Situational awareness: People at risk – Building fire

Control Measure Knowledge

This control measure should be read in conjunction with Situational awareness: People at risk

 

Where calls are received from or about people at risk from fire in a building, it should be established whether they should evacuate or remain where they are until they are rescued or the incident is resolved.

Several factors may affect the advice given by fire control personnel, including:

  • Type of building
  • Specific evacuation strategies for buildings
  • Specific evacuation strategies for people
  • Exact location of people at risk in relation to the flames, heat or smoke
  • Effects of the fire that people at risk are experiencing
  • Type of evacuation routes available, for example:
    • Internal staircases
    • Windows
    • External staircases
  • Safety of evacuation routes available, for example long drop from windows
  • Impact of flames, heat and smoke on the viability of evacuation routes
  • Exact location of people at risk, for example the floor they are located on
  • Known refuge areas
  • Information within the mobilising system linked to the premises or caller

To enable fire control personnel to determine when immediate evacuation of people inside a building fire is required, even during unsafe or arduous conditions, they should have a basic understanding of the signs, symptoms and indicators of the following:

  • Potential flashover
  • Potential backdraught
  • Fire gas ignition
  • Firespread
  • Failure of building safety systems
  • Building collapse

Indicators of deteriorating conditions inside the building may include:

  • Smoke becoming thicker and darker
  • Smoke entering rooms from more than one point or from more points than initially reported
  • Smoke coming through the floor, windows, ceilings or walls
  • Unbearable heat
  • Loud banging noises
  • Smoke pulsing through gaps in and around closed doors
  • The door to the compartment being hot to touch at a low level
  • Bubbling or cracking of the paintwork on the door
  • A whistling noise as air is drawn in through the gaps around a closed door

Technology allowing the streaming of video footage from a caller’s mobile phone, or similar technologies may also allow fire control personnel to identify indicators of deteriorating conditions.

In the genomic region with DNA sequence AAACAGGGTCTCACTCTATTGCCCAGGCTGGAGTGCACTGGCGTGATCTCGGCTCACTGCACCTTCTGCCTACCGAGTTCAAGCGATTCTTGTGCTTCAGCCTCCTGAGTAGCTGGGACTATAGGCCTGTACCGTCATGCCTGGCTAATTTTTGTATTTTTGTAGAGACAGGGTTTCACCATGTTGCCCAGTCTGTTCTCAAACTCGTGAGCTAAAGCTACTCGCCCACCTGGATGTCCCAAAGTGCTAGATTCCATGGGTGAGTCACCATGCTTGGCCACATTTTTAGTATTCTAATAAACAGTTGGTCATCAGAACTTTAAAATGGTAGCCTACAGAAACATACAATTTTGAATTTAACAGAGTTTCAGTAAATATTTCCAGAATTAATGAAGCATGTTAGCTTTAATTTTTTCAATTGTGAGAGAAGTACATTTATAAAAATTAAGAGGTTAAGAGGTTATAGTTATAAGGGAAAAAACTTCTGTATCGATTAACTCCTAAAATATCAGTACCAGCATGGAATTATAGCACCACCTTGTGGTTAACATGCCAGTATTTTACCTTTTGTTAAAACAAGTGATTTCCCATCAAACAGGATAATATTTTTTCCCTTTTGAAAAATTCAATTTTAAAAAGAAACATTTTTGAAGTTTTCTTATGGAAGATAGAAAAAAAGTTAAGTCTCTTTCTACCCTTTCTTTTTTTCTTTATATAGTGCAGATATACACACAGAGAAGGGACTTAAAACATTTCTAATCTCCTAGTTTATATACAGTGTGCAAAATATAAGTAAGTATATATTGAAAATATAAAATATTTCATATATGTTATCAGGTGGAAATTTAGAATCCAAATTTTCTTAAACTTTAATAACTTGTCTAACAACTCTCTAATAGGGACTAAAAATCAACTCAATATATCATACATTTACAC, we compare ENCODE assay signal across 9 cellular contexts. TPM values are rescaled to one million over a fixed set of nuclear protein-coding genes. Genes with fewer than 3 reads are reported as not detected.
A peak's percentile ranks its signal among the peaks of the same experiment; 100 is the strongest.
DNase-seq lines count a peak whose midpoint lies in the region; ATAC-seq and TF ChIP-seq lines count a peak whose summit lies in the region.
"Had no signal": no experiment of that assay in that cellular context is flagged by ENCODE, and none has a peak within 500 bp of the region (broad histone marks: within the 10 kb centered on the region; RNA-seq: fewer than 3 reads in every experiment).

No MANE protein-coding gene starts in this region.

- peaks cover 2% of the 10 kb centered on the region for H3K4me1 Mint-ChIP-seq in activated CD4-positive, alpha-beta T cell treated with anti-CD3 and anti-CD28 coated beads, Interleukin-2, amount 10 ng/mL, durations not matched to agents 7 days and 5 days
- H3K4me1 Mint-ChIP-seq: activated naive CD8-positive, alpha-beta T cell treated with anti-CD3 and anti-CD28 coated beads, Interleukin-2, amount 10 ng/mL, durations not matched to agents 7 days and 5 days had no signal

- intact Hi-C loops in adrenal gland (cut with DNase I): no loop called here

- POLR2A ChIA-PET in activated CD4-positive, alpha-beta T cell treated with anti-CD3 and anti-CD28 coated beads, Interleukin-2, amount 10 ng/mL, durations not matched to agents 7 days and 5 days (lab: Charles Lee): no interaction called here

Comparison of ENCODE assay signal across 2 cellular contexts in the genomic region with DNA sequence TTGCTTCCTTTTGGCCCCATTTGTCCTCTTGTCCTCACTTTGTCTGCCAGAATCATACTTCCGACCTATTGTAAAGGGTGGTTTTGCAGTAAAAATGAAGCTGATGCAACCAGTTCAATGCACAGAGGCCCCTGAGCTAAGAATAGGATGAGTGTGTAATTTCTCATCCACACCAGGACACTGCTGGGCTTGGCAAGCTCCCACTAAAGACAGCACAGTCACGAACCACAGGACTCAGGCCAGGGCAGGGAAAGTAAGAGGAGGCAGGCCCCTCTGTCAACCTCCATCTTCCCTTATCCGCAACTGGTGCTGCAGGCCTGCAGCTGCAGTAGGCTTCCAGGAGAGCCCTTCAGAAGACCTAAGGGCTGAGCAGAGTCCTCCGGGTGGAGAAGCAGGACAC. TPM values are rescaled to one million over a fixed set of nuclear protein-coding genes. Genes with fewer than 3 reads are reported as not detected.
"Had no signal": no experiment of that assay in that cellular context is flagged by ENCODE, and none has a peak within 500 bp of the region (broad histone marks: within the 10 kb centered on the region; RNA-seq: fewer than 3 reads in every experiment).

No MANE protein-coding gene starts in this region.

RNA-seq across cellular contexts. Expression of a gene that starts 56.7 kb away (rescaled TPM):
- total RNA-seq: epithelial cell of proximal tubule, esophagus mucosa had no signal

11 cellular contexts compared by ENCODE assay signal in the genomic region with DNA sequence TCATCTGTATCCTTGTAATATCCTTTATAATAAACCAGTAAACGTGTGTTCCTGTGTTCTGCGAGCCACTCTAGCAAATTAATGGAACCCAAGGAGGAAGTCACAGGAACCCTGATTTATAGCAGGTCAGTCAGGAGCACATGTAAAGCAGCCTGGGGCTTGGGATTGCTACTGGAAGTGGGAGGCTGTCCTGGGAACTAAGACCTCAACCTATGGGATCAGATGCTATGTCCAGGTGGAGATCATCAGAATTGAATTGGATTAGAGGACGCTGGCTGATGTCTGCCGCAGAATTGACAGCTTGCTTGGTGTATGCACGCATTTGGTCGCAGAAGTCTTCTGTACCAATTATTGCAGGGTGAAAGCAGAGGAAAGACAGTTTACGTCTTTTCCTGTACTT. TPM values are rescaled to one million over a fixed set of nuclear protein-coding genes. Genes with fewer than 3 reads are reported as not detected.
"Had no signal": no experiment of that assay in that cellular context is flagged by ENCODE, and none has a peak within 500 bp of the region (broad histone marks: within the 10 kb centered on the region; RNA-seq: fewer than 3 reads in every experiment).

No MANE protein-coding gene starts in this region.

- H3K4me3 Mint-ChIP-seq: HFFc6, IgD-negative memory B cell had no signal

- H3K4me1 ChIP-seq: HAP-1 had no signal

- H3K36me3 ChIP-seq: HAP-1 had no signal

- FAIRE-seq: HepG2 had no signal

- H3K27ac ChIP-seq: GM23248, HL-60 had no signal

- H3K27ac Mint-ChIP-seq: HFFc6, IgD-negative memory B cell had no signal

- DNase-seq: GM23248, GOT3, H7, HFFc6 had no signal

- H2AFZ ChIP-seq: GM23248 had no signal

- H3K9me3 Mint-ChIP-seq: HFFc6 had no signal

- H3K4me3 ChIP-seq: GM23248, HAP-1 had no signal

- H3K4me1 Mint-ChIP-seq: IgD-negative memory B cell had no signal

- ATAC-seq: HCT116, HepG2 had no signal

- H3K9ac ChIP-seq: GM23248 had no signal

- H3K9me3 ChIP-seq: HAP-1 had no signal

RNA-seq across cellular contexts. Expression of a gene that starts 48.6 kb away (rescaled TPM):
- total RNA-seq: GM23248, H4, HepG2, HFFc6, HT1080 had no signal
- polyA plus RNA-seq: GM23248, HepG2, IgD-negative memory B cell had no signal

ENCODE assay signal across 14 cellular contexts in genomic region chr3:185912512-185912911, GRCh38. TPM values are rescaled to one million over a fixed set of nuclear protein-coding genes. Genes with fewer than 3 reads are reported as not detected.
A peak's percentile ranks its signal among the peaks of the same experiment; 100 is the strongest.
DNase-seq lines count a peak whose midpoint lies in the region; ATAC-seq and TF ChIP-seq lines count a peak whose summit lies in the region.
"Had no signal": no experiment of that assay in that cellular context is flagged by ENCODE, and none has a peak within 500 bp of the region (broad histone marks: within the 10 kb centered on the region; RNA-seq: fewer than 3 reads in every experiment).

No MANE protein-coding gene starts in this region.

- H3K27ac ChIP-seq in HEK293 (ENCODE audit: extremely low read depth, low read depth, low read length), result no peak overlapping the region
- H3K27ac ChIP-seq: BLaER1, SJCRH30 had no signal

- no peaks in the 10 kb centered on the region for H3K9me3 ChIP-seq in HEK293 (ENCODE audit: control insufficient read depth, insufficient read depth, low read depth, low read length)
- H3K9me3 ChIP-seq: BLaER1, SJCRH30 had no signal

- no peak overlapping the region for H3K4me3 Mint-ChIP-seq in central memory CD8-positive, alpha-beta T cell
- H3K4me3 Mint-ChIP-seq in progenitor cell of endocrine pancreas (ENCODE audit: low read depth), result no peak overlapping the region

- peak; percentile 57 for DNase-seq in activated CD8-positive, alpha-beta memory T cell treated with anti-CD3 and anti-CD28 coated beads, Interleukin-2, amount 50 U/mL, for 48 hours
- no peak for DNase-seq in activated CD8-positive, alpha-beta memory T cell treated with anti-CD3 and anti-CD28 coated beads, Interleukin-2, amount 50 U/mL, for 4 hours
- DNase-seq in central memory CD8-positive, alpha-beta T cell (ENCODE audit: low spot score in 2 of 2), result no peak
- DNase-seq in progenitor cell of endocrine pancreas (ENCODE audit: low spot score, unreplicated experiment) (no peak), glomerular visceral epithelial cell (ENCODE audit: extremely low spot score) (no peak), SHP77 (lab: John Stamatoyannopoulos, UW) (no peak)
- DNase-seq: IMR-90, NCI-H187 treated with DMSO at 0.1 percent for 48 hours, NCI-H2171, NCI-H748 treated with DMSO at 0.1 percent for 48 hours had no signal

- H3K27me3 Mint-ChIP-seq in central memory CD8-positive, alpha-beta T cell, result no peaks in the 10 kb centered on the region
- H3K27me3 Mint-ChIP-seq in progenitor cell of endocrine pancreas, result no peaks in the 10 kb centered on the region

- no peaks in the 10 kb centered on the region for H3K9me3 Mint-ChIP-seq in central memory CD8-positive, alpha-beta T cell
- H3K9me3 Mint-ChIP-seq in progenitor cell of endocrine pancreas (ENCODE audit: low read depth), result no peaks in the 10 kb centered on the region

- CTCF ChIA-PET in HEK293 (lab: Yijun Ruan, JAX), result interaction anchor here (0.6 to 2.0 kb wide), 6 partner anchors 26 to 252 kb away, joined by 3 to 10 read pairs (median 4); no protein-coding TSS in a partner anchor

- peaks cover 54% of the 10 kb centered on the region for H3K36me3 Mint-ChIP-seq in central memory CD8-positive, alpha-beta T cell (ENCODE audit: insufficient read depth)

Fire control personnel may use simple questions and the response from people at risk to determine whether the conditions they are experiencing are deteriorating. Example questions include:

  • ‘What has happened to the heat/smoke/flames/conditions since I last asked you?’
  • ‘How thick is the smoke?’
  • ‘Has the smoke changed colour?’
  • ‘How low is the smoke?’
  • ‘Are you getting fresh air?’
  • ‘Is it getting hotter?’

Evacuating people at risk due to worsening conditions may have an impact on operational tactics. Where reasonably practicable, the decision to evacuate people at risk should be communicated to the incident commander and any impacts understood before the decision is implemented. Communication with the incident commander should not result in excessive delays to the evacuation of people at risk to the point where evacuation is no longer possible.

Care and nursing homes

Progressive horizontal evacuation strategies are usually used in care and nursing homes to evacuate residents to a place of relative safety. Care home staff may encounter difficulties with such strategies when:

  • Staffing is reduced due to the time of day or other reasons
  • Residents are mobility impaired
  • Residents are dependent on or require medical equipment to be taken with them

Fire control personnel should apply additional questioning to identify any potential evacuation difficulties. This information should be communicated promptly to the incident commander.

Strategic Actions

Tactical Actions